The fate of his fledgling tenure, after a couple stints as an interim replacement, depends on how the locker room buys into that idea. And, if we're being realistic, some buy-in from influential people unaccustomed to delayed gratification would help, too.
"Do the simple things better," Helton says in that quiet moment, echoing what he's told his team since an opening night 52–6 thrashing applied by Alabama. "We gotta just do our job. Simplicity. We have a lot of talent here. Don't let it be about the hype or the flash. Let it be about us doing our job and winning games."
So the coach of this particular program in this particular market is advocating against flash. That's a pretty significant headwind Helton is leaning into. But he might not be wrong, and at any rate he didn't leave himself much of a choice.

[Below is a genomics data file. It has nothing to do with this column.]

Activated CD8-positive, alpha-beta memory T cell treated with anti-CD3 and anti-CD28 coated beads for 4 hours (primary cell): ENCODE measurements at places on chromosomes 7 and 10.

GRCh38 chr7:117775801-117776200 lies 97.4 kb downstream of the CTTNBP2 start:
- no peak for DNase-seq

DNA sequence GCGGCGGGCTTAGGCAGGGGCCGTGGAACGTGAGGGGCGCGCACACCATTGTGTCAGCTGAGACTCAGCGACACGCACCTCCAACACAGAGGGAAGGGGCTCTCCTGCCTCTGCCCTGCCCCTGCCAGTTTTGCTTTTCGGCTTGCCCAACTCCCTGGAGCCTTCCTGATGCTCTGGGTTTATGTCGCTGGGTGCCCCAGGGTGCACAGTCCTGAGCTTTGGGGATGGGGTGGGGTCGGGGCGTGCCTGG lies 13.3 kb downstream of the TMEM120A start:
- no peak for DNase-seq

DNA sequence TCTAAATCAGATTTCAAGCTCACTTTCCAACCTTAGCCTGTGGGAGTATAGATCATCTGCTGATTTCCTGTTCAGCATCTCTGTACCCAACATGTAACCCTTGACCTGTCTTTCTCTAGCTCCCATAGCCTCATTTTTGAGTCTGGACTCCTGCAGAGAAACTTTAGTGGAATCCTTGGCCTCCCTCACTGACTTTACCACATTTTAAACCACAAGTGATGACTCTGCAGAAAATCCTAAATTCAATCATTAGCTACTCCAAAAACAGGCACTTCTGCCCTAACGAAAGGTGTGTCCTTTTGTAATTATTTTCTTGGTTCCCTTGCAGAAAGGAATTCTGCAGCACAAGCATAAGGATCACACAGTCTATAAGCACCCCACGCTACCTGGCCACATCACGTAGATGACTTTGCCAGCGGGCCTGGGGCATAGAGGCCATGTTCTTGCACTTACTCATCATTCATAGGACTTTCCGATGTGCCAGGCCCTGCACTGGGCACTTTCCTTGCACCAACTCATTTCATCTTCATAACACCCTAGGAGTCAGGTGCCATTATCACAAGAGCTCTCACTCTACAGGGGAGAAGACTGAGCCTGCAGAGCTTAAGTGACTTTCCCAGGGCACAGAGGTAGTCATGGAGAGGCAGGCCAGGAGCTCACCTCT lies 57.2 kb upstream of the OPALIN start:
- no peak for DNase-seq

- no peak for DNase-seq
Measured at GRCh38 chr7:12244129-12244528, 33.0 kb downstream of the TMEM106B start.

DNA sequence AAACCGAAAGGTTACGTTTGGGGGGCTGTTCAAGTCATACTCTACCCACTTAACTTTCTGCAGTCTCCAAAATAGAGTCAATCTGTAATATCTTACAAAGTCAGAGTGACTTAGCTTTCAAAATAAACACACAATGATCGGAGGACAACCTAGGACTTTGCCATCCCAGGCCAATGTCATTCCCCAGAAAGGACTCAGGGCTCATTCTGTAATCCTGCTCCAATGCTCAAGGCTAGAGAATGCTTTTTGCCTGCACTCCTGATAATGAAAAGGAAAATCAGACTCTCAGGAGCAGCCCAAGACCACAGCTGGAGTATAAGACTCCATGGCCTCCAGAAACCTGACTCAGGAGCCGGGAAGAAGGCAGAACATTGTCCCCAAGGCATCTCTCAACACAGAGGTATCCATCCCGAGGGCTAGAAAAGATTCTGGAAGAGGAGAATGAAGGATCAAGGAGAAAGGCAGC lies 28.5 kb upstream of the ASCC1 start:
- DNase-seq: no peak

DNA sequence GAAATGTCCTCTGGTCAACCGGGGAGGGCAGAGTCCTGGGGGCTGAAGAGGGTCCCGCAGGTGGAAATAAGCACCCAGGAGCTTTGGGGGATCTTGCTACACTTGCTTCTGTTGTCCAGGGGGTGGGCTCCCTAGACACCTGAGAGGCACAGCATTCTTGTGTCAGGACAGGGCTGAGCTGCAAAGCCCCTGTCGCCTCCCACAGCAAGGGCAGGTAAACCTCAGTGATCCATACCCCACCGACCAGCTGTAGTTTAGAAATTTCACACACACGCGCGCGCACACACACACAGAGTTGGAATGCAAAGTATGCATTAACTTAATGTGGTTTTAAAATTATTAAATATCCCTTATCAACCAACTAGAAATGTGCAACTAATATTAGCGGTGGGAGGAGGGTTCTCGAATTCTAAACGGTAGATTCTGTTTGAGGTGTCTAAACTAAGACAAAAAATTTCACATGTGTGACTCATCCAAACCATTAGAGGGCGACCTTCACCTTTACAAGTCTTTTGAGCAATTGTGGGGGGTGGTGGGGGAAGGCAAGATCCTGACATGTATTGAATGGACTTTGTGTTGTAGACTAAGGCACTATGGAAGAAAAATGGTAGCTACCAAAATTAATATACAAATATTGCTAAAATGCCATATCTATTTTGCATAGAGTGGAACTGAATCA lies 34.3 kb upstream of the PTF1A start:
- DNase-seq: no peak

An entire off-season of preparation led to that 46-point annihilation by the Crimson Tide on Sept. 3. It is fair to expect that USC shouldn't lose by 46 points to anybody, especially with months to work to prevent that. "The amount of mistakes we made, assignment-wise, was 100," Helton concedes.
Without a do-over available, a painstaking in-season rebuild was the only option. Progress was difficult to discern—295 rushing yards allowed against Stanford and three fumbles lost at Utah didn't help—but it has taken root the last two Saturdays. Freshman quarterback Sam Darnold, elevated to starter for the Utah game, has thrown for 710 yards and six touchdowns against just one interception in the back-to-back wins. And a USC defense that allowed an average of 241 rushing yards against Alabama, Stanford and Utah didn't allow either Arizona State or Colorado to crack even 100 yards.Icon Sportswire via Getty Images
This may be an over-simplification of why USC scraped back to .500. But over-simplification is kind of the point. "It's tough to come out here and continue to do the same task, over and over," senior linebacker Michael Hutchings says. "That's what the defense is. It's staying assignment-sound. You're doing the same job, over and over. It gets hard, but great defenses have the fortitude to do that."